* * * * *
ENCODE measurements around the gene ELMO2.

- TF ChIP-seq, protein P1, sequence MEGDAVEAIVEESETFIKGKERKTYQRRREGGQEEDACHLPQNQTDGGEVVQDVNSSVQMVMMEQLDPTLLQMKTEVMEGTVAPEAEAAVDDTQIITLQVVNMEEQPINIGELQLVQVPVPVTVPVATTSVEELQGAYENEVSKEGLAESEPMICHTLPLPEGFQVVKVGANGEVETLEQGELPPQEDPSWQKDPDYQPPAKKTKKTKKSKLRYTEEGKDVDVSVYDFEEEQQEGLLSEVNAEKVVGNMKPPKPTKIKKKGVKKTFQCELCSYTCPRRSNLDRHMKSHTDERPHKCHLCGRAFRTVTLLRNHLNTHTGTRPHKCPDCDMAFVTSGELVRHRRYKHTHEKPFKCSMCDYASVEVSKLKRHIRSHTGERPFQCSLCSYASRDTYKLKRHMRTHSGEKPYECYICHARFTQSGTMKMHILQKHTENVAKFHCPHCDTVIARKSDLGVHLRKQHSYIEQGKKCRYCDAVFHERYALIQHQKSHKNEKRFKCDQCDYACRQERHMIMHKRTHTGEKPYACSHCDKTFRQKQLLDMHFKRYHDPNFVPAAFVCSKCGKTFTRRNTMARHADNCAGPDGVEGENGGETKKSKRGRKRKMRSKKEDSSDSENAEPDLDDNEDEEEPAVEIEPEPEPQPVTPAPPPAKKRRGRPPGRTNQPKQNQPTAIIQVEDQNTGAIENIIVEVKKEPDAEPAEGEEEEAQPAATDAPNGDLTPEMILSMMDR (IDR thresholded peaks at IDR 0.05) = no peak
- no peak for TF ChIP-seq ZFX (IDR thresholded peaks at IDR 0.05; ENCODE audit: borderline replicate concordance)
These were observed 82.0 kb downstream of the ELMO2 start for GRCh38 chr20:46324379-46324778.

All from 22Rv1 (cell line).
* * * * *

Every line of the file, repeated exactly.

ENCODE measurements around the gene ELMO2.

- TF ChIP-seq, protein P1, sequence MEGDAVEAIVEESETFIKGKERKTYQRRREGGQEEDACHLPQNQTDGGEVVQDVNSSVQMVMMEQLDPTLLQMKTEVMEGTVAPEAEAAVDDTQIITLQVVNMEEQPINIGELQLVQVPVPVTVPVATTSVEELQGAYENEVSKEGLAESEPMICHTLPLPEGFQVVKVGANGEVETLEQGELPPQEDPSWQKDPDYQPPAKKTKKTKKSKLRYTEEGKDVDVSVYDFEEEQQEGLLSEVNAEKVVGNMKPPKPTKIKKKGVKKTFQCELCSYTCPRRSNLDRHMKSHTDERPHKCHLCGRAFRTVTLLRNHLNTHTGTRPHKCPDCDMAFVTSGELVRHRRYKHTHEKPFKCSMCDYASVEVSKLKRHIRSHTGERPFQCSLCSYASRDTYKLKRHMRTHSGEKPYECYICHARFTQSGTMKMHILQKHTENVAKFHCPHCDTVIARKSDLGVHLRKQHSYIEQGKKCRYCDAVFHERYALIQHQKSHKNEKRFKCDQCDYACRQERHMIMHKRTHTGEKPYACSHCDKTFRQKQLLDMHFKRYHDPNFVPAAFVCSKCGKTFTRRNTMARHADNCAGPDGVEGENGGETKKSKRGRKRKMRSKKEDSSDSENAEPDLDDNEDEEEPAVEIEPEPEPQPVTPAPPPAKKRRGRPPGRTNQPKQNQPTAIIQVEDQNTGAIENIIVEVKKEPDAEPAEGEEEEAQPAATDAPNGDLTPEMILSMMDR (IDR thresholded peaks at IDR 0.05) = no peak
- no peak for TF ChIP-seq ZFX (IDR thresholded peaks at IDR 0.05; ENCODE audit: borderline replicate concordance)
These were observed 82.0 kb downstream of the ELMO2 start for GRCh38 chr20:46324379-46324778.

All from 22Rv1 (cell line).